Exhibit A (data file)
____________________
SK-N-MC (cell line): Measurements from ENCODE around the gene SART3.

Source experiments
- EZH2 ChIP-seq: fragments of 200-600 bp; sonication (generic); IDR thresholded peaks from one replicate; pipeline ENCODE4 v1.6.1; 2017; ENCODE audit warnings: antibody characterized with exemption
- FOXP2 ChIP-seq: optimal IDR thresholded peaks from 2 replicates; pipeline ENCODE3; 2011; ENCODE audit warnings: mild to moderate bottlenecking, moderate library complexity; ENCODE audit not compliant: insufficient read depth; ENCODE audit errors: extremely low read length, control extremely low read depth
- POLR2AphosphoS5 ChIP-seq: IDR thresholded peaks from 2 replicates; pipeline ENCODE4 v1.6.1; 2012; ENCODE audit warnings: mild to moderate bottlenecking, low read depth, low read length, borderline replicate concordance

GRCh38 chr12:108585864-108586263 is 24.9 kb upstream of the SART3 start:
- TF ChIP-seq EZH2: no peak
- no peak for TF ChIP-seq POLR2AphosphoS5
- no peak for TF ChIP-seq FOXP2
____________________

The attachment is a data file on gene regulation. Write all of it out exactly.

SK-N-MC (cell line): Measurements from ENCODE around the gene SART3.

Source experiments
- EZH2 ChIP-seq: fragments of 200-600 bp; sonication (generic); IDR thresholded peaks from one replicate; pipeline ENCODE4 v1.6.1; 2017; ENCODE audit warnings: antibody characterized with exemption
- FOXP2 ChIP-seq: optimal IDR thresholded peaks from 2 replicates; pipeline ENCODE3; 2011; ENCODE audit warnings: mild to moderate bottlenecking, moderate library complexity; ENCODE audit not compliant: insufficient read depth; ENCODE audit errors: extremely low read length, control extremely low read depth
- POLR2AphosphoS5 ChIP-seq: IDR thresholded peaks from 2 replicates; pipeline ENCODE4 v1.6.1; 2012; ENCODE audit warnings: mild to moderate bottlenecking, low read depth, low read length, borderline replicate concordance

GRCh38 chr12:108585864-108586263 is 24.9 kb upstream of the SART3 start:
- TF ChIP-seq EZH2: no peak
- no peak for TF ChIP-seq POLR2AphosphoS5
- no peak for TF ChIP-seq FOXP2